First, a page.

Life in Green Bank, West Virginia, is far from ordinary. The small town sits inside a “national radio quiet zone” that houses one of the largest radio telescopes in the world. To ensure that astronomers work without interference, residents cannot use any product that transmits wireless signals within a ten-mile radius of the telescope. In other words: no microwave ovens, no cell phones, and no Wi-Fi. “Just about anything that uses electricity could potentially cause interference to our telescopes,” says Jonah Bauserman, a technician for the National Radio Astronomy Observatory. This documentary was produced for American Futures, an ongoing reporting project from James Fallows, Deborah Fallows, and John Tierney. Previously, the series profiled Pittsburgh’s bike scene and an arts community in Columbus. Source: The Atlantic. View the article here.
The barrage of noise and distractions that are all but inescapable in most American communities is refreshingly absent in this unassuming hamlet, located in the wooded hills of Pocahontas County, four hours west of Washington, D.C. Here, no cell phones chirp or jingle, and local kids aren’t glued to the glowing screens of their mobile devices. Older residents roll down their car windows to greet each other and leave their front doors unlocked. But Green Bank, population 143, isn’t a technological backwater. On the contrary, it is the proud home of one of the marvels of the space age: the Robert C. Byrd Green Bank Telescope, or GBT for short. Towering nearly 500 feet above its wide, green valley, with a dish large enough to cradle a football field, the GBT is the world’s biggest fully steerable radio telescope—and one of the largest movable objects anywhere on land. Locals jokingly refer to it as the Great Big Thing. The GBT and other radio telescopes enable astronomers to detect and study objects in space that give off little visible light but emit naturally occurring radio waves—objects such as pulsars, gas clouds, and distant galaxies. Source: National Geographic. Read more on their site.
There are no physical signs you’ve entered the National Radio Quiet Zone, a 13,000-square-mile area that covers the eastern half of West Virginia. But the silence gives you a signal. Somewhere around the Virginia-West Virginia state line, the periodic buzzes and pings of our smartphones stopped. “Zero [service]. Searching,” said photographer John Poole, who traveled with me to the zone. Almost every radio station disappeared, too, except forAllegheny Mountain Radio, which broadcasts at a low enough frequency to avoid being banned. “We didn’t realize the rest of the world was getting connected and staying connected constantly, via phones and computers and all that,” said radio host Caleb Diller, who grew up in Pocahontas County, W.Va. “So we were kinda back in time a little bit. We hadn’t progressed to that.” The county still hasn’t progressed to constant connectivity. That’s because it sits within a zone designed to protect a sophisticated radio telescope at the National Radio Astronomy Observatory from interference. The Robert C. Byrd Green Bank Telescope is the world’s largest fully steerable radio telescope. Radio telescopes work by tracking and reading the energy waves that come from stars or gases, but they have to be located in sparsely populated areas to avoid electromagnetic interference. The Green Bank Telescope looks like a giant dish. It’s as tall as the Washington Monument and large enough to fit 2 acres of land in it. “It’s a huge collecting area and it’s what allows us to see these incredibly small energies that we’re trying to study,” says Karen O’Neil, who oversees the site. “The types of energies we look at are less than the energy of a single snowflake falling on the earth.” Source: NPR, All Tech Considered. Get the transcript here.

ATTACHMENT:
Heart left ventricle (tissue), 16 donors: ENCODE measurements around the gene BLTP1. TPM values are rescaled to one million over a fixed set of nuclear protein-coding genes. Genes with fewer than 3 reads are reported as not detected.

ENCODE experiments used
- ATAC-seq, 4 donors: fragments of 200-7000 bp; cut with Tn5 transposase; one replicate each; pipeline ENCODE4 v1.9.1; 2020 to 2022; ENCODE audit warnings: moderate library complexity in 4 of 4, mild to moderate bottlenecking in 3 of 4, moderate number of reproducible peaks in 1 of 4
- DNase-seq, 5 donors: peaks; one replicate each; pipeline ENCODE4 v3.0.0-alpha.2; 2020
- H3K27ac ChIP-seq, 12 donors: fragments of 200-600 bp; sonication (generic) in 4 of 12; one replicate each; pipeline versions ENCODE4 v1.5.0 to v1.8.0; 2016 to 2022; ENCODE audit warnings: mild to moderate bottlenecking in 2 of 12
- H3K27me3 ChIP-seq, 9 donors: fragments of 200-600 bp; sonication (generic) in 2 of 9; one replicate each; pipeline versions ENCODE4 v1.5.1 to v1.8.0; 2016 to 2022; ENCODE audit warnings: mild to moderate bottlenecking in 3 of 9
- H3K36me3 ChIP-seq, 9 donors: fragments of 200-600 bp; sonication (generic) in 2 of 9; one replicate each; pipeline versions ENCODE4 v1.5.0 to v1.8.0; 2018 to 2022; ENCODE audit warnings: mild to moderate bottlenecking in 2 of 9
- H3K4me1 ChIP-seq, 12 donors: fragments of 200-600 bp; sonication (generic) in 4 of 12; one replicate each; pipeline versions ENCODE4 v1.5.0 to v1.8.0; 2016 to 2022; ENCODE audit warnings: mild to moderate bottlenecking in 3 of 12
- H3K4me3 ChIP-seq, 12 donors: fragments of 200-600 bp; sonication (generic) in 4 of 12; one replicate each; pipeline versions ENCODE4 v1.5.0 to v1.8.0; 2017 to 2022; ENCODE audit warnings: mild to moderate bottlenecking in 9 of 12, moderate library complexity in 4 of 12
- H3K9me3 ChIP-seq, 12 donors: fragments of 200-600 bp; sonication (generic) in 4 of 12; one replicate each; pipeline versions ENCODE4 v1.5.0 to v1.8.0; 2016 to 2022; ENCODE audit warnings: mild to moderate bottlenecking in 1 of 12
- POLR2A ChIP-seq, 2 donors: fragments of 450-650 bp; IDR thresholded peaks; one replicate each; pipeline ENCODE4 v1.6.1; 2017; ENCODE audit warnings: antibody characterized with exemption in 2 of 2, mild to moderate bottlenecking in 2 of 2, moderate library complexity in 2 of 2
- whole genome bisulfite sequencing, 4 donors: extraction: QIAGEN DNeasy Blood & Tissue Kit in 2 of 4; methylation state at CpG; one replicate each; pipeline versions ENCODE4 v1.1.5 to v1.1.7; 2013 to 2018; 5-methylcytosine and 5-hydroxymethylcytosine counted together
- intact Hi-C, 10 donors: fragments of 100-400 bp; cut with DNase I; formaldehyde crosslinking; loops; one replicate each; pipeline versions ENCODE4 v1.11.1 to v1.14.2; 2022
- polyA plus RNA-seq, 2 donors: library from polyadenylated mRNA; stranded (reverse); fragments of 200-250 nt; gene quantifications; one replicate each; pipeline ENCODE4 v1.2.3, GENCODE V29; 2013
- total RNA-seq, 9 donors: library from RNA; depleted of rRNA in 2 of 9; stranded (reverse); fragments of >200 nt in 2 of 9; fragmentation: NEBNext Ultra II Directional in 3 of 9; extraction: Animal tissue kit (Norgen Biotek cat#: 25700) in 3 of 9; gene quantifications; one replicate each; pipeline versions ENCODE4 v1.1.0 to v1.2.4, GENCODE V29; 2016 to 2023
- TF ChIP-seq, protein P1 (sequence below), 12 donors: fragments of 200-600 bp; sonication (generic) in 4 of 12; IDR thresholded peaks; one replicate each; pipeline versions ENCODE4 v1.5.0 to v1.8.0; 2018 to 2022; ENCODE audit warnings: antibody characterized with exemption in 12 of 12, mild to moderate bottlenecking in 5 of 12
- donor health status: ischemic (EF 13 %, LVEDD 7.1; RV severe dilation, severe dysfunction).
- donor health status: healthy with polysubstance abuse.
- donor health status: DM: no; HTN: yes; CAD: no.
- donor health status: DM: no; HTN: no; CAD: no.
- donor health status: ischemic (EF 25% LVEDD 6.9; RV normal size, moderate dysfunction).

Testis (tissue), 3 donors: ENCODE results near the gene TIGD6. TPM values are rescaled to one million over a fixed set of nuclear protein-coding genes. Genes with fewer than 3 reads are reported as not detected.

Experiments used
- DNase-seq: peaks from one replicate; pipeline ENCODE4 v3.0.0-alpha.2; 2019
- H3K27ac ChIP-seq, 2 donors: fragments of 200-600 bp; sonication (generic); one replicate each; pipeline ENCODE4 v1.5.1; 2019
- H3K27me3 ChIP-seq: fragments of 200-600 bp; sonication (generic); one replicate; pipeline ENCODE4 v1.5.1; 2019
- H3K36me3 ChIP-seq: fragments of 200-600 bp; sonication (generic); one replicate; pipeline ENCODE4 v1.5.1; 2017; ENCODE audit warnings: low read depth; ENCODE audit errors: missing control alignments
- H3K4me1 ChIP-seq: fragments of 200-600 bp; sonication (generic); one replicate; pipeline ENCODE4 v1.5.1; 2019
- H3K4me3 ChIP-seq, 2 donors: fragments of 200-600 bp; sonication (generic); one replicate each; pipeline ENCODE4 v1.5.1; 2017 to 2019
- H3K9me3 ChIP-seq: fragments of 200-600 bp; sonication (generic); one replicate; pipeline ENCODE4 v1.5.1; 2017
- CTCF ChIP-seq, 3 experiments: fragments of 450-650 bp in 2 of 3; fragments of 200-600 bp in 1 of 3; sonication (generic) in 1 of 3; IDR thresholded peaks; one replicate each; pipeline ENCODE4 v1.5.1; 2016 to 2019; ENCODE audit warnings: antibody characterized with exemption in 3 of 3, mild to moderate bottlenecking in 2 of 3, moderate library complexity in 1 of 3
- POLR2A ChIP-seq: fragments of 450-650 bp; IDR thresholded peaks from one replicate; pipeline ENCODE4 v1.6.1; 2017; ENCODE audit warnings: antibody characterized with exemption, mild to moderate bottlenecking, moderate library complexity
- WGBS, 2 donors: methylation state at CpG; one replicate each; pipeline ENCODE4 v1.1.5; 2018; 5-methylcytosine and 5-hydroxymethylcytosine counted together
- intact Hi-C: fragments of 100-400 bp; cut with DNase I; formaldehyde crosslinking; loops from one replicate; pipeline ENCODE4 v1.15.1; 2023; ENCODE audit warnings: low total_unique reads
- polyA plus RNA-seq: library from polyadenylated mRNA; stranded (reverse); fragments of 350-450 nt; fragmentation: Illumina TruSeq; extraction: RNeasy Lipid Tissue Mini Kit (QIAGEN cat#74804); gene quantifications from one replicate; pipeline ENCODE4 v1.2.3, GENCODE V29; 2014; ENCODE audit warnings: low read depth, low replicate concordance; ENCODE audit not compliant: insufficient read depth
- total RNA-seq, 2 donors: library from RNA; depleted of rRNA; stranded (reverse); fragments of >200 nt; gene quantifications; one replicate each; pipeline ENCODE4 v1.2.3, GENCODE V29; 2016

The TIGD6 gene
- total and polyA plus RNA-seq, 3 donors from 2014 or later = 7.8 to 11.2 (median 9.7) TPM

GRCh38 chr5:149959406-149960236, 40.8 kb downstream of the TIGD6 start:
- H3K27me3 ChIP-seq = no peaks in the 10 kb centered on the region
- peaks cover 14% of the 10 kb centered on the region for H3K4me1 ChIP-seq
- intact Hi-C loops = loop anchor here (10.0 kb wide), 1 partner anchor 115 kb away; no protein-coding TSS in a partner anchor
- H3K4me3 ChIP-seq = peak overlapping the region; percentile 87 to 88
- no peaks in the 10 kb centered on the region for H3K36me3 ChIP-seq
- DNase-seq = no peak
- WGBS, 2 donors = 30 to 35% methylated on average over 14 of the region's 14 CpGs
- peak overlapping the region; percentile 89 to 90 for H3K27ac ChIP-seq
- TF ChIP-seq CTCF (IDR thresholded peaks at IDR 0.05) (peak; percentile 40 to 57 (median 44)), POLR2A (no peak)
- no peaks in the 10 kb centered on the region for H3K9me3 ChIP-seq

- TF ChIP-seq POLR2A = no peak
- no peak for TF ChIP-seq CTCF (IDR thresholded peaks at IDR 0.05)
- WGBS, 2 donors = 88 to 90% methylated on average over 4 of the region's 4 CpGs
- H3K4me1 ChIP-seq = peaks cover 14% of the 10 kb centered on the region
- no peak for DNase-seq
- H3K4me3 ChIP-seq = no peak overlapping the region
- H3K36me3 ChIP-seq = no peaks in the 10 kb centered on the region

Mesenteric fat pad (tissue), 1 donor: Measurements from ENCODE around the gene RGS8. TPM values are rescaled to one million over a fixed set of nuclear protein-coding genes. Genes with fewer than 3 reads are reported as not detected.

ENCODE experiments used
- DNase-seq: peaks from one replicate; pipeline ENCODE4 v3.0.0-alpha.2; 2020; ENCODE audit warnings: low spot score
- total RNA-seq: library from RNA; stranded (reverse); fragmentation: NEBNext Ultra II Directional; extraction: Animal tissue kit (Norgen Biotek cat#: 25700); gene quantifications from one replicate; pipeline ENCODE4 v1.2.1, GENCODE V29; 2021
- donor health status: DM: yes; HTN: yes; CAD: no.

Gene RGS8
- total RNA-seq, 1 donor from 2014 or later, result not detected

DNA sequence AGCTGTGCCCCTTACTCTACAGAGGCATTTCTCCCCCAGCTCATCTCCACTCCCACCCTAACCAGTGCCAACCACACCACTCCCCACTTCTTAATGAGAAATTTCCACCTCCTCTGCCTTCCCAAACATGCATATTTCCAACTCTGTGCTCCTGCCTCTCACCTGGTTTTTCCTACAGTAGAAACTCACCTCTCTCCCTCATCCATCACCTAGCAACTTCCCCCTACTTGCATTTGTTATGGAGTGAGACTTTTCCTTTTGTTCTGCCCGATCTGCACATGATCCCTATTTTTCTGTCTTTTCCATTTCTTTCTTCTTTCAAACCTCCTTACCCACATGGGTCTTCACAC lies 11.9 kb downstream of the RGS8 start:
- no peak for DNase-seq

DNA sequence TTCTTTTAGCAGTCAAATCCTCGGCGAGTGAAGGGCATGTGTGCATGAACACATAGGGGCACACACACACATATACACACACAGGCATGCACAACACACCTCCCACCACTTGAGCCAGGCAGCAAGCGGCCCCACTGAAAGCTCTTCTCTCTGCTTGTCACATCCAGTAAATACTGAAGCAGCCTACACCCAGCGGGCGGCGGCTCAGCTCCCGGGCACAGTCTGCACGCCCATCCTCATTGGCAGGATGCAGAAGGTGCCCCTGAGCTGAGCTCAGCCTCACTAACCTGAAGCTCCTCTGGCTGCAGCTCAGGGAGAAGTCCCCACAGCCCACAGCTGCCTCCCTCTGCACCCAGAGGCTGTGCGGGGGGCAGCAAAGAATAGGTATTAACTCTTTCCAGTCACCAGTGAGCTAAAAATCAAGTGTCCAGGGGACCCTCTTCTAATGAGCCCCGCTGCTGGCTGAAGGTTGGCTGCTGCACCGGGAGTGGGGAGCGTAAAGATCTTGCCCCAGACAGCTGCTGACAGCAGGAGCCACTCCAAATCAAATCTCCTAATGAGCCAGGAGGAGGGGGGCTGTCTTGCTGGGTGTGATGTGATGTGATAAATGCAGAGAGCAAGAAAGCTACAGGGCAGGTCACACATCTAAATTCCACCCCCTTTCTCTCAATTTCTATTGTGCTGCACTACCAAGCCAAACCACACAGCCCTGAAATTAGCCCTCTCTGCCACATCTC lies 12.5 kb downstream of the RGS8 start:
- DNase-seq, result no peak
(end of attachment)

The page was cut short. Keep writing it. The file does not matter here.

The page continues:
The Green Bank Telescope (GBT) is the world’s largest fully steerable radio telescope and the world’s largest land-based movable structure. It is part of the National Radio Astronomy Observatory (NRAO) site at Green Bank, West Virginia, USA. NRAO is located in the National Radio Quiet Zone, a 13,000 mile zone where all radio transmissions are either limited or banned outright, to help the telescope function properly. With the growing popularity of radio-array telescopes, the GBT may end up being the last single-dish telescope of its kind built in the world. Motherboard traveled to this remote part of West Virginia to investigate one of the last remaining vestiges of single dish big science and the people who are fighting for it. Source: Vice, Spaced Out – The Silent Dish